Adam Thum writes to John Klock, "Please give Johannes Schall ein sack korn on my account. 1770"
There are several bills of sale for slaves among these papers the first is in 1771, Lewis Cren sold to Johannes Klock one Negro woman for 90 pounds.
In 1796 Chas. Nukirk sold to John J. Klock one Negro man named Hank 21 years old for 120 pounds and in 1807 the last sale was for a Negro woman, Nan, Jost Nellis to John J. Klock, $187.50.
1777 shows receipts for goods from Jacob Cuyler, Schenectady, and Cornelius Cuyler of Albany, and in 1778 from Johannes Nynderse of Schenectady.
In 1779 Harmanus Wendell writes to john J. Klock: "I have sent 80 pounds of square iron to Garret Walrath, blacksmith at Canajohary for you."
In 1782 the following order was sent to John J. Klock: "The muster Master Nicholas Podman requests you to send 3 men to Fort Plain for duty within the next few days. Jacob J. Klock, Col.
A deed of 1787 contains the signature of six pioneer settlers, namely, Johannes Klock, John J. Petri, Jacob J. Klock, Chas. Nukirk, Abraham Oathout and Christopher P. Yates.
Two letters in 1789 and 1790 are very interesting, on "Cataraque, John Klock, Canajohary, There is no trade here at present other than cattle and horses, as the people are only concerned with those who trust them or sell for paper money."
The other, "French River, John Klock, We have sufficient bread but fish is scarce, oxen not sold yet so you can see by that that money is scarce. Henry W. Nellis."
In 1792 Col. Frey, writes to John Fergerson at Albany, that John Klock is interested in purchasing land opposite the Canajohary Castle, formerly the property of George Johnson, son of Sir William.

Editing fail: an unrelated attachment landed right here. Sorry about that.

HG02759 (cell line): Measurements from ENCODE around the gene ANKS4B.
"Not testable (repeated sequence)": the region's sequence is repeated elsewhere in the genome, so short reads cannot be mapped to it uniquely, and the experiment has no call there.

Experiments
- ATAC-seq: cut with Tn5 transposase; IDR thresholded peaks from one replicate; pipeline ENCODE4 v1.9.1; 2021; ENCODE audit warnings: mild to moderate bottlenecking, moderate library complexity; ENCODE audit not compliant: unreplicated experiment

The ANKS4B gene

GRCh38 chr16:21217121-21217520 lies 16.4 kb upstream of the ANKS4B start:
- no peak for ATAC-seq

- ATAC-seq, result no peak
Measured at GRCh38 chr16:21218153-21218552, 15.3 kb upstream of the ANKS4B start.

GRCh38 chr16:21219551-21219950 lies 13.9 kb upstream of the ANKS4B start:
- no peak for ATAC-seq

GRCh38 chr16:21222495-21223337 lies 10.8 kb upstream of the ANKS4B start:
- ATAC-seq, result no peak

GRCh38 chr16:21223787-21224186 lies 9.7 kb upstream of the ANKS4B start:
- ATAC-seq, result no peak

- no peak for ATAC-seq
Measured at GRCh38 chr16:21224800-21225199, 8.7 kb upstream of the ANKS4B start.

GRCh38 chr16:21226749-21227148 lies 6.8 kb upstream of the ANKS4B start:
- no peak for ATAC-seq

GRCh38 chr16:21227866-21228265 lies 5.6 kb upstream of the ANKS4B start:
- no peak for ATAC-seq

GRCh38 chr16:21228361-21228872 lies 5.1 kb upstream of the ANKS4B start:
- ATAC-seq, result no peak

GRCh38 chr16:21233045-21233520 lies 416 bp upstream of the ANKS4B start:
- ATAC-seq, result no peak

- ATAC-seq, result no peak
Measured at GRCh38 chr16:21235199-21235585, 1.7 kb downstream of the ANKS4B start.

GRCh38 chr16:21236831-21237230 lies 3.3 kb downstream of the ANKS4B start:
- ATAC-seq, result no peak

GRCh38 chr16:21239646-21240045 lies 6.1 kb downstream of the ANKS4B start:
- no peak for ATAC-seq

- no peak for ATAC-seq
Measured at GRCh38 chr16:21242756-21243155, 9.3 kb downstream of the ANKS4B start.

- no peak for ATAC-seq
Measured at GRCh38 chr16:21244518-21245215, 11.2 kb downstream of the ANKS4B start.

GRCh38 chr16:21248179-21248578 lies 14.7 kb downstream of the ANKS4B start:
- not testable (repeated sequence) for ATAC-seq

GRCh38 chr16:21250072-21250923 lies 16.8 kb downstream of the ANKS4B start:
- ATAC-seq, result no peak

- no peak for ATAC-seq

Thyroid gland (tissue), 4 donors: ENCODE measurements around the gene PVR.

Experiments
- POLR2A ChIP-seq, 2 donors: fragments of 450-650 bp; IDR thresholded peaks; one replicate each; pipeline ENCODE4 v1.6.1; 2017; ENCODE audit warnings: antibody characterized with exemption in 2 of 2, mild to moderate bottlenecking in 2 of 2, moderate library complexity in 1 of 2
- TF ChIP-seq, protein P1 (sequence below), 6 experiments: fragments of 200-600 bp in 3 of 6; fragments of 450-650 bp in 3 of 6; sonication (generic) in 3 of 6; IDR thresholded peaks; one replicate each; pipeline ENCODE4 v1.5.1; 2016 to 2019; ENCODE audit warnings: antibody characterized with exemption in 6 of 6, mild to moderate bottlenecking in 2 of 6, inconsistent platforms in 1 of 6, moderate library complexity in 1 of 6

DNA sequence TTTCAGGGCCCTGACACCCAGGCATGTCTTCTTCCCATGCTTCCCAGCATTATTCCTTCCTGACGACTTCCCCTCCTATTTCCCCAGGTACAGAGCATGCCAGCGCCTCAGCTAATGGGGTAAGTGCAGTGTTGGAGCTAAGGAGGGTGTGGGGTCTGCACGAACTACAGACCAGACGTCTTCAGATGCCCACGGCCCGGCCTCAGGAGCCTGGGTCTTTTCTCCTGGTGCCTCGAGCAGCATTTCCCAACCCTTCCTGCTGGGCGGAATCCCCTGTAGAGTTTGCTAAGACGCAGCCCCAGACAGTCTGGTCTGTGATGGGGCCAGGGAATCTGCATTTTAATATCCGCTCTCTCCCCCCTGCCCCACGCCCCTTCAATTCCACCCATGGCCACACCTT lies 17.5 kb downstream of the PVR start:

Another letter the same year is dated Johnson's House and is signed by Jacob Cuyler the Schenectady trader.
The post Revolutionary period was marked by the opening of roads, the building of bridges and the establishing of toll gates and there are many letters relating to this ear.
In 1794 John Beardsley, East Creek, writes to John Klock in regard to opening a road from the bridge north--the Snell's Bush road.
In 1795 the boundaries of the estate of Sir William Johnson are mentioned and in 1796 a receipt shows Klock paid tuition for two scholars at Canajohary.
The same year Jacob Folts writes from German Flatts: "Grandmother and grandfather are both seek with a coaldt fever."
The Oriskany battle is marked by three documents, one a receipt signed "for Isaac Paris by John Eisenlord," both men fell on that battlefield as did Ebenezer Cox, Col. of the Canajoharie Regt.
John J. Klock was appointed executor of his estate and there is another receipt signed by Cox's son for the amount turned over to him.
Among the later documents is one of 1804 when a meeting was called of respectable Republicans to endorse Aaron Buss for Governor, this meeting was in Johnstown.
There are many examples of Phonetic spelling as the receipt of "1785-16 shilling my coasts in a law sute. Abraham Van Hornes, Sheriff."
A very interesting old bill gives you an idea of costs.
John J. Klock bought of Reyner Mynderse, Schenectady, 1768.
Pewter spoons, Tea kettles, Tea.
Blue cloth, Shallon, Silk twist, Gilt buttons, 12 pounds, 12 shillings.
Credit by 42 Beaver skins, 12 pounds 12 shillings.
In 1776 an ox and a cow brought 8 pounds.
One pair oxen brought 14 pounds.
There are many more papers in this collection of unusual interest and these mentioned give you some idea of the life in the early colony.